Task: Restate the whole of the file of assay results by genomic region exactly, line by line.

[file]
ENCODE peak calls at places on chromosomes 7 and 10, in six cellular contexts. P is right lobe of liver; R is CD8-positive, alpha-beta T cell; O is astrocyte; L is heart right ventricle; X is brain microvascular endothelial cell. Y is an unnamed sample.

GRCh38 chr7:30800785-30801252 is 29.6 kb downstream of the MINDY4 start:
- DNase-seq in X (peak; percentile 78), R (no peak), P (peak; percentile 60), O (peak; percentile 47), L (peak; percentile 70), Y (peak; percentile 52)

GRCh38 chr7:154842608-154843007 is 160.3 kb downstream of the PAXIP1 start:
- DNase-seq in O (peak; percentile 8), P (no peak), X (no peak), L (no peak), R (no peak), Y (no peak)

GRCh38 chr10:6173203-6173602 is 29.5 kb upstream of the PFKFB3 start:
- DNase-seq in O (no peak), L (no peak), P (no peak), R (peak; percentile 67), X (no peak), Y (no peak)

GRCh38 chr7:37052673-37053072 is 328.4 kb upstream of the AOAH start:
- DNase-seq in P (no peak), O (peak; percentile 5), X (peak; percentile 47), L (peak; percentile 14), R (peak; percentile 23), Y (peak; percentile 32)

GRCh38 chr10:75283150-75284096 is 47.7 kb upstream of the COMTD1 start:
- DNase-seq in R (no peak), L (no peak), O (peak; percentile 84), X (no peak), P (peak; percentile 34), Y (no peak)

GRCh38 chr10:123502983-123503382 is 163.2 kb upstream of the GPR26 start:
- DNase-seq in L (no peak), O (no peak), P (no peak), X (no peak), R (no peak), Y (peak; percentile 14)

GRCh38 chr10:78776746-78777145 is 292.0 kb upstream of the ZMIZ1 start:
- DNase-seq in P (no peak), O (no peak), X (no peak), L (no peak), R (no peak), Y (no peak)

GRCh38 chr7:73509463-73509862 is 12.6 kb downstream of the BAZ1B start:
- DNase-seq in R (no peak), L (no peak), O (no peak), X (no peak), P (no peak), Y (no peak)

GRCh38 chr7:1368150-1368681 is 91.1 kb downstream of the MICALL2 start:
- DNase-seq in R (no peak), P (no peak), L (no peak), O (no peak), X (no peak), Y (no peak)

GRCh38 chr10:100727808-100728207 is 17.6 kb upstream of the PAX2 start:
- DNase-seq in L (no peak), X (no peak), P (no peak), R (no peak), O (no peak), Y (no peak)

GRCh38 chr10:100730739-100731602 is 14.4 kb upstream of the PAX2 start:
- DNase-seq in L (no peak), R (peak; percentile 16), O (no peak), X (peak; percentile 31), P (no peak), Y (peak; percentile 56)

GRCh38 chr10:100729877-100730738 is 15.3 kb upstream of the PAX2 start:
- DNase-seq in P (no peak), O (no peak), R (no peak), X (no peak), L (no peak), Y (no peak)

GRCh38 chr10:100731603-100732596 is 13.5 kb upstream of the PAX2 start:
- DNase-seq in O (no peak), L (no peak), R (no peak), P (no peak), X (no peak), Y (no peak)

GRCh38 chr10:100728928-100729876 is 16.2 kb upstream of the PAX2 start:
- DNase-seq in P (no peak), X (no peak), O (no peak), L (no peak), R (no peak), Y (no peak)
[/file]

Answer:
ENCODE peak calls at places on chromosomes 7 and 10, in six cellular contexts. P is right lobe of liver; R is CD8-positive, alpha-beta T cell; O is astrocyte; L is heart right ventricle; X is brain microvascular endothelial cell. Y is an unnamed sample.

GRCh38 chr7:30800785-30801252 is 29.6 kb downstream of the MINDY4 start:
- DNase-seq in X (peak; percentile 78), R (no peak), P (peak; percentile 60), O (peak; percentile 47), L (peak; percentile 70), Y (peak; percentile 52)

GRCh38 chr7:154842608-154843007 is 160.3 kb downstream of the PAXIP1 start:
- DNase-seq in O (peak; percentile 8), P (no peak), X (no peak), L (no peak), R (no peak), Y (no peak)

GRCh38 chr10:6173203-6173602 is 29.5 kb upstream of the PFKFB3 start:
- DNase-seq in O (no peak), L (no peak), P (no peak), R (peak; percentile 67), X (no peak), Y (no peak)

GRCh38 chr7:37052673-37053072 is 328.4 kb upstream of the AOAH start:
- DNase-seq in P (no peak), O (peak; percentile 5), X (peak; percentile 47), L (peak; percentile 14), R (peak; percentile 23), Y (peak; percentile 32)

GRCh38 chr10:75283150-75284096 is 47.7 kb upstream of the COMTD1 start:
- DNase-seq in R (no peak), L (no peak), O (peak; percentile 84), X (no peak), P (peak; percentile 34), Y (no peak)

GRCh38 chr10:123502983-123503382 is 163.2 kb upstream of the GPR26 start:
- DNase-seq in L (no peak), O (no peak), P (no peak), X (no peak), R (no peak), Y (peak; percentile 14)

GRCh38 chr10:78776746-78777145 is 292.0 kb upstream of the ZMIZ1 start:
- DNase-seq in P (no peak), O (no peak), X (no peak), L (no peak), R (no peak), Y (no peak)

GRCh38 chr7:73509463-73509862 is 12.6 kb downstream of the BAZ1B start:
- DNase-seq in R (no peak), L (no peak), O (no peak), X (no peak), P (no peak), Y (no peak)

GRCh38 chr7:1368150-1368681 is 91.1 kb downstream of the MICALL2 start:
- DNase-seq in R (no peak), P (no peak), L (no peak), O (no peak), X (no peak), Y (no peak)

GRCh38 chr10:100727808-100728207 is 17.6 kb upstream of the PAX2 start:
- DNase-seq in L (no peak), X (no peak), P (no peak), R (no peak), O (no peak), Y (no peak)

GRCh38 chr10:100730739-100731602 is 14.4 kb upstream of the PAX2 start:
- DNase-seq in L (no peak), R (peak; percentile 16), O (no peak), X (peak; percentile 31), P (no peak), Y (peak; percentile 56)

GRCh38 chr10:100729877-100730738 is 15.3 kb upstream of the PAX2 start:
- DNase-seq in P (no peak), O (no peak), R (no peak), X (no peak), L (no peak), Y (no peak)

GRCh38 chr10:100731603-100732596 is 13.5 kb upstream of the PAX2 start:
- DNase-seq in O (no peak), L (no peak), R (no peak), P (no peak), X (no peak), Y (no peak)

GRCh38 chr10:100728928-100729876 is 16.2 kb upstream of the PAX2 start:
- DNase-seq in P (no peak), X (no peak), O (no peak), L (no peak), R (no peak), Y (no peak)